The client application program also displays statistical information regarding call types. For example, the statistical information may be displayed that specifies the number of outbound calls, the number of internal calls (i.e., within the call center) and the number of inbound calls currently being handled. Statistical information may also be displayed regarding calls on a per business client basis. Statistics regarding how many calls were received for each type of business client that is being serviced by the call center may also be displayed. The statistics may be displayed in graphical format to provide a visual tool for analyzing activity within the call center.
FIG. 1 is a block diagram that illustrates a portion of a telecommunications network that is suitable for practicing the preferred embodiment of the present invention. The telecommunications network includes a call center 10 that is connected to a public switched telephone network (PSTN) 12 via a voice trunk 14. Those skilled in the art will appreciate that the call center 10 may also be alternatively connected to other types of networks from which calls may originate. The call center 10 includes an automatic call. distributor (ACD) 16 or other switching mechanism for distributing incoming calls within the call center. The ACD 16 is connected via a voice trunk 18 to agent stations 20. These agent stations 20 include a workstation or personal computer, a phone pad and a head set. Agents are stationed at the stations 20, and the agents utilize the resources contained therein to process calls. The ACD 16 is also connected via a voice trunk 22 to a voice response unit (VRU) 24. The VRU 24 automates call processing. The VRU 24 may be used to collect information such as account numbers, credit card numbers and service requests from a caller. The VRU 24 is connected to a computer/telephone integration (CTI) server 30 via a data link 26. The CTI server 30 extracts call data from the ACD 16. In particular, the CTI server 30 abstracts raw call data from the ACD 16 into useful statistical data. The CTI server 30 also distributes data in the form of events. The CTI server 30 may run as a separate process on a dedicated computer system. A suitable CTI server is the T Server produced by Genesys Labs of San Bruno, California. The CTI server 30 is connected to the ACD 16 via data link 28 and is connected to the agent stations 20 via data link 32.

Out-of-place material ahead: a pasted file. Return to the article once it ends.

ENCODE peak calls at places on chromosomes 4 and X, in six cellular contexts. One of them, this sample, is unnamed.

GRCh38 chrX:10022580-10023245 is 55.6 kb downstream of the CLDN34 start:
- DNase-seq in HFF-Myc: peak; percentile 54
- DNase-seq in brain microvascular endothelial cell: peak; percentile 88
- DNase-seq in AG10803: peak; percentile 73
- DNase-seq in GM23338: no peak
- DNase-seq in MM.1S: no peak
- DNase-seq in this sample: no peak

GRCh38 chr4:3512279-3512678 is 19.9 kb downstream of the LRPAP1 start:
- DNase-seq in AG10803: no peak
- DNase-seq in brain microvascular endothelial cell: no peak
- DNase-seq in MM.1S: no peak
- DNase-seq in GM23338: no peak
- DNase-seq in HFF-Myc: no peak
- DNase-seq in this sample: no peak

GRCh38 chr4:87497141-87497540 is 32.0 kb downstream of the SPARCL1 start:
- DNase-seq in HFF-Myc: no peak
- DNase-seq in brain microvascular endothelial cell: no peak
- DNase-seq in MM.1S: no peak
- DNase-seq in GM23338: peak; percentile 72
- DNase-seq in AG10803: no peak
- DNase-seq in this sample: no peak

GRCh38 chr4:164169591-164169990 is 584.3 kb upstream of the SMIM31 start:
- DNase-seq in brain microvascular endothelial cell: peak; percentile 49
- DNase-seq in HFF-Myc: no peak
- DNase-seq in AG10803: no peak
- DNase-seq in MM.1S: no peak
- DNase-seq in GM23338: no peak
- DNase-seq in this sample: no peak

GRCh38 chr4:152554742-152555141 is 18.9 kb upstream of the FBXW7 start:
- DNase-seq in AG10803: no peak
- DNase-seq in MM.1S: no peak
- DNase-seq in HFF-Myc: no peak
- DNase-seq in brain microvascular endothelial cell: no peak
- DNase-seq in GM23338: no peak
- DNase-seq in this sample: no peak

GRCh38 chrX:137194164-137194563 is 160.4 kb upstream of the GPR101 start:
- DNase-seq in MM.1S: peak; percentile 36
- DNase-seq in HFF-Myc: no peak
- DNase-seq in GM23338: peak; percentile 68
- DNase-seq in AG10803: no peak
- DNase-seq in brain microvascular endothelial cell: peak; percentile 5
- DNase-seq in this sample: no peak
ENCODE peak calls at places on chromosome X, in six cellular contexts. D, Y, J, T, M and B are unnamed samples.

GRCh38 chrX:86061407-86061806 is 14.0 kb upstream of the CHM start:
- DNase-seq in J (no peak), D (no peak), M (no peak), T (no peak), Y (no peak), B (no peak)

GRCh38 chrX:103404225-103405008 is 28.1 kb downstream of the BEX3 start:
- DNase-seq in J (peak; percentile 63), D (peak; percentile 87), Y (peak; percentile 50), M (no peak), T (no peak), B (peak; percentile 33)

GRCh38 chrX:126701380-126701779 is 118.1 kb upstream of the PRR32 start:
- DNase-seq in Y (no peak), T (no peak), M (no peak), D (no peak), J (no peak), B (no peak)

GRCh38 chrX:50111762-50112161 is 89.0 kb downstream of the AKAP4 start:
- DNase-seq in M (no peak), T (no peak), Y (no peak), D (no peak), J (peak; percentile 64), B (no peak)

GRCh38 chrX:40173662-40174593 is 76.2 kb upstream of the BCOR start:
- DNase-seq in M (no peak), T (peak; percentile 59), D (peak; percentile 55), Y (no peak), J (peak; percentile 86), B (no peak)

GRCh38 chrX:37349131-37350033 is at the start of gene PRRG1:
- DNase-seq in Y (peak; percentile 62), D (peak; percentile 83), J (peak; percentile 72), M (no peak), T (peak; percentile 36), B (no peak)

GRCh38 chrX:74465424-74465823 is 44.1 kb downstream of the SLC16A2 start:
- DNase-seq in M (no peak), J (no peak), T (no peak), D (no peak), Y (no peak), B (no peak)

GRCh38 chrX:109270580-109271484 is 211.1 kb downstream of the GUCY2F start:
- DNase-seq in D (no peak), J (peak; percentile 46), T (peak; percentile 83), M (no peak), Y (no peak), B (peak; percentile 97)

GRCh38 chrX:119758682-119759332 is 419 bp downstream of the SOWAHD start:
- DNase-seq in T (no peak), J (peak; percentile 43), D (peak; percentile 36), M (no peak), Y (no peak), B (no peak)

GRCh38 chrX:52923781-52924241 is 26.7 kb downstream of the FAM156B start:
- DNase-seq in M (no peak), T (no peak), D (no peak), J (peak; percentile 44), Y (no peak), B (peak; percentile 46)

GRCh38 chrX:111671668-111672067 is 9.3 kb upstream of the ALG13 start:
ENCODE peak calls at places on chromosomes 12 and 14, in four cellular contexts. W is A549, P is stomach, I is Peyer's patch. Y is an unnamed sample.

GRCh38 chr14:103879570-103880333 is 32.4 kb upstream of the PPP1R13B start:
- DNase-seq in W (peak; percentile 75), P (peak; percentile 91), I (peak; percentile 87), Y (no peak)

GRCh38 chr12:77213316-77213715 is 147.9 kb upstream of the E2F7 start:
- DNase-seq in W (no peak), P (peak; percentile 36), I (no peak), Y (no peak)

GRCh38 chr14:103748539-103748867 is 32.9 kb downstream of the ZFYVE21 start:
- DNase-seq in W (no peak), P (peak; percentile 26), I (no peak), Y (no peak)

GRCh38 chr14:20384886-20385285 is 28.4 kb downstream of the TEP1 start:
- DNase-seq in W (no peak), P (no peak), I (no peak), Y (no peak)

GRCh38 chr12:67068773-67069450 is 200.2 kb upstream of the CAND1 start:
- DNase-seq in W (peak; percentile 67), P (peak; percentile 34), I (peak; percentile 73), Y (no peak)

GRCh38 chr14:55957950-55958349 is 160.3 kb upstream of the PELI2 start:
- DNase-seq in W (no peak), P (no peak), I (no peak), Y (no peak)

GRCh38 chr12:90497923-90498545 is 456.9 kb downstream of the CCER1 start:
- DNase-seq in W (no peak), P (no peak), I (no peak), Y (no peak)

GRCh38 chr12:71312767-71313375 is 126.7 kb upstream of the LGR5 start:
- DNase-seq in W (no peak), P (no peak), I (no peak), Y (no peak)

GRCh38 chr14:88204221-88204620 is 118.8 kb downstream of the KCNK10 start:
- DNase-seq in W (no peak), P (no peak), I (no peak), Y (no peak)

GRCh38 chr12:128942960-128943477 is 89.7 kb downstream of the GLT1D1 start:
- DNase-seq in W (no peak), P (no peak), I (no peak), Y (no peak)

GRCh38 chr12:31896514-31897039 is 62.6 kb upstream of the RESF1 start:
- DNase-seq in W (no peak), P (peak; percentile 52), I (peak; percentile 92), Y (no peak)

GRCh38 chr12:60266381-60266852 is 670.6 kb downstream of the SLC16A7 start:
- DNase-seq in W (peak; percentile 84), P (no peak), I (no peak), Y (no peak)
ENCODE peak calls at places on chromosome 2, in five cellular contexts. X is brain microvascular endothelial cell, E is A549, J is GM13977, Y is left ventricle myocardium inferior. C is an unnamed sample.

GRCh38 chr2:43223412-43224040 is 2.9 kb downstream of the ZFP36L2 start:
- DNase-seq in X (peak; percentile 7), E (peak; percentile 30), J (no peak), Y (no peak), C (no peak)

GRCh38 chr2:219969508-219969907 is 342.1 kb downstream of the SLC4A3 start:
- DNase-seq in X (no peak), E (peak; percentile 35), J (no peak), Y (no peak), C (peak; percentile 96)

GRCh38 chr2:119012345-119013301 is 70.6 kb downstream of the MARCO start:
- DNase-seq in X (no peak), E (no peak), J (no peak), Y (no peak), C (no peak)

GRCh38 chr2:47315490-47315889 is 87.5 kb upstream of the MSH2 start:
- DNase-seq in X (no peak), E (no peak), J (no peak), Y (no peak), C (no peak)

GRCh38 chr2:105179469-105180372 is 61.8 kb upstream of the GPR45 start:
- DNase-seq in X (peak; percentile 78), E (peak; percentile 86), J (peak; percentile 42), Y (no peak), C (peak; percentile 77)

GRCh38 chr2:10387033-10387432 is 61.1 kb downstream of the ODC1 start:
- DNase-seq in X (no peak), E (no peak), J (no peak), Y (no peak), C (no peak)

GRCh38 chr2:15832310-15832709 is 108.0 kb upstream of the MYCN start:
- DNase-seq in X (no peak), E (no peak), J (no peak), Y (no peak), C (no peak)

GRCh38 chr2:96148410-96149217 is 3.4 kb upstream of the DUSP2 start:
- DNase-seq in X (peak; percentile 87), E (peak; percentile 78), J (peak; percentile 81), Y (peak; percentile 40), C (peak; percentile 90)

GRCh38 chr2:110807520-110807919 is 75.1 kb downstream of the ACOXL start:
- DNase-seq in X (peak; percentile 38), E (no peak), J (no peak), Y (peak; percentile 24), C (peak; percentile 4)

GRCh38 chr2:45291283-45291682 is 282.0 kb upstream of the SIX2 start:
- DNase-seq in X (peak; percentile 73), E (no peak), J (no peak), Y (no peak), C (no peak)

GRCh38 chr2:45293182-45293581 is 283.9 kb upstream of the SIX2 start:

CTI monitoring server (CTIMS) 36 is connected to the CTI server 30 via data link 34. CTIMS 36 may be implemented on a dedicated computer or on a shared computer. CTIMS 36 compiles statistical data that is collected from the CTI server 30 into useful data for presentation and management at the supervisor/control workstations 38. This data is utilized by the client application program of the preferred embodiment of the present invention, as will be described in more detail below. CTIMS 36 registers with the CTI server 30 to receive all events that are output by the CTI server 30. Examples of events that are output by the CTI server 30 include events indicating calls received, calls routed, calls answered, and calls disconnected. CTIMS 36 categorizes the events into groups, such as by agent, by supervisor, by call type, by business type and the like. CTIMS 36 also calculates certain statistics such as average call handling times. A suitable implementation of CTIMS is described in copending), application entitled, “Computer/Telephony Interface Monitoring Server,” which is explicitly incorporated by reference herein.
The CTIMS 36 is connected to an automated resource management system (ARMS) 44 via data link 46. ARMS 44 provides management of resource data for the call center. ARMS 44 is largely a database on a server that contains interfaces for access by CTIMS 36 and supervisor/control workstations 38.